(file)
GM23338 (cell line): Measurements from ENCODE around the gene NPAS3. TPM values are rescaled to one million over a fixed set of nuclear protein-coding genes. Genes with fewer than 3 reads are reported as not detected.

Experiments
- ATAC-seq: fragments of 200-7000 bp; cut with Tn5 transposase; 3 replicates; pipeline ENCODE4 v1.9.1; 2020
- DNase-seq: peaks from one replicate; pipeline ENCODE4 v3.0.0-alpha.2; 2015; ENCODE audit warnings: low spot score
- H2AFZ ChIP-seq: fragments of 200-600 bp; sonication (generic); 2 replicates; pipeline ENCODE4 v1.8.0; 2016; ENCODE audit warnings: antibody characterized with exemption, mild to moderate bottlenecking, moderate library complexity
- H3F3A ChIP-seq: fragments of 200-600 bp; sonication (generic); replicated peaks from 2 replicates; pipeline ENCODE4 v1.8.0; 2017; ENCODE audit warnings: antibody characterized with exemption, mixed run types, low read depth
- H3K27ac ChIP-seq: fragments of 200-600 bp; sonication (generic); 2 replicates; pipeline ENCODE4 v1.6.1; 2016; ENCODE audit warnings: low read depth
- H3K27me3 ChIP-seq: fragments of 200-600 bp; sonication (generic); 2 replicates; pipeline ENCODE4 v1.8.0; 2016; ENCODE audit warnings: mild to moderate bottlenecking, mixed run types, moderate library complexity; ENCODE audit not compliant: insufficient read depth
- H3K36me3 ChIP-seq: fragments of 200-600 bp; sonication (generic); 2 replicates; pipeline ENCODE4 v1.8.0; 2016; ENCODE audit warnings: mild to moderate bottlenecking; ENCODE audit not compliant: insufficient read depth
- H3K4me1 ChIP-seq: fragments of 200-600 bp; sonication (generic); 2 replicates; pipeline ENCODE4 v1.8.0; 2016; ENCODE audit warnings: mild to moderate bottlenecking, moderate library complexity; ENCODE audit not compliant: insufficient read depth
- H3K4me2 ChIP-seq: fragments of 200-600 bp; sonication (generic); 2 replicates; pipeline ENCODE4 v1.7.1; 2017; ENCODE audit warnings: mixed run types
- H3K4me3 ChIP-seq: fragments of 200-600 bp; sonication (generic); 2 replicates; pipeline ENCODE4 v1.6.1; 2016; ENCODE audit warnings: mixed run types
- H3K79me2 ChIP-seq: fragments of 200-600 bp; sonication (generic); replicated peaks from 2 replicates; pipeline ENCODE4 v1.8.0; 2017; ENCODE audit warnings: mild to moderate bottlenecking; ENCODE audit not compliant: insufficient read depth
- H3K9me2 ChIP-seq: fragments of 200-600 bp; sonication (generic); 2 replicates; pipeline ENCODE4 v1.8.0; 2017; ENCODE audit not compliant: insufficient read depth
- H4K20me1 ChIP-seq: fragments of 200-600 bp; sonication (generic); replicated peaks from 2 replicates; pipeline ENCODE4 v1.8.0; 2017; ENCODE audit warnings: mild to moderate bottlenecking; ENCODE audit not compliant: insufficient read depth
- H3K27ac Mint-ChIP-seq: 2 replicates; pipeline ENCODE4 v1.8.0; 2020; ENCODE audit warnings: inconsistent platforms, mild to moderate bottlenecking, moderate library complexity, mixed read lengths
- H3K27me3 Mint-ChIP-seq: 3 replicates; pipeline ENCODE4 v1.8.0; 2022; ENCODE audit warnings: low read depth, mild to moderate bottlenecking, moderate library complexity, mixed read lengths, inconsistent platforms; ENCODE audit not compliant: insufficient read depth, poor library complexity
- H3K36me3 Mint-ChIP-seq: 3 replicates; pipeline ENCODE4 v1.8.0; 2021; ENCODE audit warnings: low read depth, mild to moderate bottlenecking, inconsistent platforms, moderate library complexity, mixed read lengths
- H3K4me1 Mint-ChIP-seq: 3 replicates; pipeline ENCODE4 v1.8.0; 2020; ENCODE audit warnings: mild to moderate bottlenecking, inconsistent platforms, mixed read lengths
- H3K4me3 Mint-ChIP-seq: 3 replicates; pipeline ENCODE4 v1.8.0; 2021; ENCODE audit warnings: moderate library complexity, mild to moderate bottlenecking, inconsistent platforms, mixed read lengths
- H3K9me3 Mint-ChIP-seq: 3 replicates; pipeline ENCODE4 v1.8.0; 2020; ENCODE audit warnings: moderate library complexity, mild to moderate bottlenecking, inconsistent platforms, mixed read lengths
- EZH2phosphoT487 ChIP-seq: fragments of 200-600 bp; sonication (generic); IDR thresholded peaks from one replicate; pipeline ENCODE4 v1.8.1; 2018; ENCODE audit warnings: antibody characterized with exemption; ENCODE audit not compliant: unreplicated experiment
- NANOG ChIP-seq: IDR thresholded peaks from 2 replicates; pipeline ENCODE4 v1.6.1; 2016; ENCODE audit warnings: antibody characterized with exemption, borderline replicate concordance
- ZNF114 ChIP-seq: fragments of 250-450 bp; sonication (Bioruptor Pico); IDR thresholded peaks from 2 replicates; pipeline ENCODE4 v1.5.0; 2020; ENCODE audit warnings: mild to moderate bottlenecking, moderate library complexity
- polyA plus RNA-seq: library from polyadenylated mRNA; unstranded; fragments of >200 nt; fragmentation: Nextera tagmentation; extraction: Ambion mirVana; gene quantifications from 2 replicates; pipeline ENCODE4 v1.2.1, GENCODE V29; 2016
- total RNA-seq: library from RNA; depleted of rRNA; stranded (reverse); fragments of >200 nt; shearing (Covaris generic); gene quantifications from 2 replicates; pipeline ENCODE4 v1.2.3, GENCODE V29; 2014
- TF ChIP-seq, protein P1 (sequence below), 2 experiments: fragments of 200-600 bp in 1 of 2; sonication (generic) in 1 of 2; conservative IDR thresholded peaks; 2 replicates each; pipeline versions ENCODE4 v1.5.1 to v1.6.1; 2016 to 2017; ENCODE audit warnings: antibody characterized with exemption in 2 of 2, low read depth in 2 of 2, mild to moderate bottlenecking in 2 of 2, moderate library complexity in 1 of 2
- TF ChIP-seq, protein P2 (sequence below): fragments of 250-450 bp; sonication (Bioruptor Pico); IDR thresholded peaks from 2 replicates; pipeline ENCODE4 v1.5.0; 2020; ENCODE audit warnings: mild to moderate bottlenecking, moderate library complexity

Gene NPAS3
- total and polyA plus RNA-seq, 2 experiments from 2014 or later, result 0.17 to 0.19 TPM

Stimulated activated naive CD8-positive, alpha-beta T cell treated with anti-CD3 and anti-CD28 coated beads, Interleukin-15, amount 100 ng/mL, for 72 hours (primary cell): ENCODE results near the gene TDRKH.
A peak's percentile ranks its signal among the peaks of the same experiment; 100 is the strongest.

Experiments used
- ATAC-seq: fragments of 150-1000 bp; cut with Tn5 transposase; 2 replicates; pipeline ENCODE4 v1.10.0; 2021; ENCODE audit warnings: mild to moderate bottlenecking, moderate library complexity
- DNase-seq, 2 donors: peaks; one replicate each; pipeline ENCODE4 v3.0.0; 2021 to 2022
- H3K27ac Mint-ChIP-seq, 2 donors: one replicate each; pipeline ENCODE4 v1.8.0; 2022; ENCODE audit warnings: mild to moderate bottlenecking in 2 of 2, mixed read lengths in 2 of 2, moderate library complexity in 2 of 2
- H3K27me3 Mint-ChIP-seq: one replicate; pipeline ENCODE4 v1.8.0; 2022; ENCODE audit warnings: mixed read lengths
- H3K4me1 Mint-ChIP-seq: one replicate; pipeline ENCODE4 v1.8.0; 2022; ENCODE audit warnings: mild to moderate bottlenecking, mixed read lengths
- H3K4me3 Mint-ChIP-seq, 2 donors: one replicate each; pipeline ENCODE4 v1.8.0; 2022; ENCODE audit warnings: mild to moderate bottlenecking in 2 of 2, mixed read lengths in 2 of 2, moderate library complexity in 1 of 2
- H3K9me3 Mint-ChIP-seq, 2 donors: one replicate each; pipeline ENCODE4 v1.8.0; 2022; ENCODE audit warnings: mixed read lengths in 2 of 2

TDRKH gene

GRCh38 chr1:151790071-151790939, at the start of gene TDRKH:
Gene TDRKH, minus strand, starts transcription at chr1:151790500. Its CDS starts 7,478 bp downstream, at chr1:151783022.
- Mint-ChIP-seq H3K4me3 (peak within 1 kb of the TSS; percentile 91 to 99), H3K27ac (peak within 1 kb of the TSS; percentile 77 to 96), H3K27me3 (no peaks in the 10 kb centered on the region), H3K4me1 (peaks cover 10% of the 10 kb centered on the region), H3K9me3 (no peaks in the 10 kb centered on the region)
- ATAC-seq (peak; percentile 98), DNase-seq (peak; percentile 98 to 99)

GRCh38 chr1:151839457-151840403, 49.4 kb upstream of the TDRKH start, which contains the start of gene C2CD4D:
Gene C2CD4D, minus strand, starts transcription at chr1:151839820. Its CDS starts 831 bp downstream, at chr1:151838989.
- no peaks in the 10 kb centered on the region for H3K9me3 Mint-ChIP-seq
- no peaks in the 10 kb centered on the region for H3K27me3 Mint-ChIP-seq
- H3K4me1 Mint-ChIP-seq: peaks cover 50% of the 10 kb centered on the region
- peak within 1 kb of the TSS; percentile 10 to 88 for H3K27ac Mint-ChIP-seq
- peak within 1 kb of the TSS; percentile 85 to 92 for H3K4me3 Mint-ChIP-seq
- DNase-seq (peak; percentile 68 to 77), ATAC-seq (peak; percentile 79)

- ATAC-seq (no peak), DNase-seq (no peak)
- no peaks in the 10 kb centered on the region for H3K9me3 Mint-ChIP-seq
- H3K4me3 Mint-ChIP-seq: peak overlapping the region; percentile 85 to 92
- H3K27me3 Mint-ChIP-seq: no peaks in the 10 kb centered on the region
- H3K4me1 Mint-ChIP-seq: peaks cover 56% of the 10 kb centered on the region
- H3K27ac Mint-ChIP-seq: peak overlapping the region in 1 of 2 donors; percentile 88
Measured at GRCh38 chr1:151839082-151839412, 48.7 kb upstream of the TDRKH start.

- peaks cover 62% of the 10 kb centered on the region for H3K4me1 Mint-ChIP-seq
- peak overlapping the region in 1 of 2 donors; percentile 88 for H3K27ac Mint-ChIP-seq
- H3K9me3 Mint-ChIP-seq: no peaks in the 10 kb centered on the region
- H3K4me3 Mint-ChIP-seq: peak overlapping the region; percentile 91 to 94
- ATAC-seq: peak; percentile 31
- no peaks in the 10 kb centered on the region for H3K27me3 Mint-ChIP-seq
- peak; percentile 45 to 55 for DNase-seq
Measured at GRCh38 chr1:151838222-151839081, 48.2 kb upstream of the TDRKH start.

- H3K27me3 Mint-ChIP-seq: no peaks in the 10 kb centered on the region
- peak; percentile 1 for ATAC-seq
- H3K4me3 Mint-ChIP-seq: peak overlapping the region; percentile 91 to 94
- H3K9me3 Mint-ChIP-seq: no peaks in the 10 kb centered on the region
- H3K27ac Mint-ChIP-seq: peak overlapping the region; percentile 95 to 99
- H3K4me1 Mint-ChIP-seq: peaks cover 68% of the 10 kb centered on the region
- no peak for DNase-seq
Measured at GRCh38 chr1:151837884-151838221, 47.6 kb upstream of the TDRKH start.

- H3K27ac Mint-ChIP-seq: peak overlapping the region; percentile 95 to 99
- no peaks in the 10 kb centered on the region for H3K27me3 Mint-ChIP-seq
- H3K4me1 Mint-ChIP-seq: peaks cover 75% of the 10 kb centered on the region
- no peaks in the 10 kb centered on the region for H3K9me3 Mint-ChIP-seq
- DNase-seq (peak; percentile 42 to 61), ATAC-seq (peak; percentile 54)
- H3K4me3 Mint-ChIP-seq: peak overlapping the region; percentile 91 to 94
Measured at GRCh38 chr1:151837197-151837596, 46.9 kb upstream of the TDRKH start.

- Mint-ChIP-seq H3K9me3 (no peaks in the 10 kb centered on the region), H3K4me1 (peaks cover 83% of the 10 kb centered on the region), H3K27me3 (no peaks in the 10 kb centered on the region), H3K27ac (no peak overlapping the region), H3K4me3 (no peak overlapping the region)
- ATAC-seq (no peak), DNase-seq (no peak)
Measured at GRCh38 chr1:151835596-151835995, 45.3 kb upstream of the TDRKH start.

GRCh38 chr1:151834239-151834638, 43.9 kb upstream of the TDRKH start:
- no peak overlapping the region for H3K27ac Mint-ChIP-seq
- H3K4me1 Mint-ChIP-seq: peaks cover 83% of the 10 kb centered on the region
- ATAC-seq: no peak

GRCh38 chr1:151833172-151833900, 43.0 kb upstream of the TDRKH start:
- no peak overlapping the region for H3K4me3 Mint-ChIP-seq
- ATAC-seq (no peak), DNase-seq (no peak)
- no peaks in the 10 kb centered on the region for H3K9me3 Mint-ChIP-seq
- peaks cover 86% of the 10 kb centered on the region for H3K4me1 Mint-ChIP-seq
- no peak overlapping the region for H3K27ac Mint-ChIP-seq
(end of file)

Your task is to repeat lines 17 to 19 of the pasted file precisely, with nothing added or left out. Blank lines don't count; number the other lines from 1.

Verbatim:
- H3K27me3 Mint-ChIP-seq: 3 replicates; pipeline ENCODE4 v1.8.0; 2022; ENCODE audit warnings: low read depth, mild to moderate bottlenecking, moderate library complexity, mixed read lengths, inconsistent platforms; ENCODE audit not compliant: insufficient read depth, poor library complexity
- H3K36me3 Mint-ChIP-seq: 3 replicates; pipeline ENCODE4 v1.8.0; 2021; ENCODE audit warnings: low read depth, mild to moderate bottlenecking, inconsistent platforms, moderate library complexity, mixed read lengths
- H3K4me1 Mint-ChIP-seq: 3 replicates; pipeline ENCODE4 v1.8.0; 2020; ENCODE audit warnings: mild to moderate bottlenecking, inconsistent platforms, mixed read lengths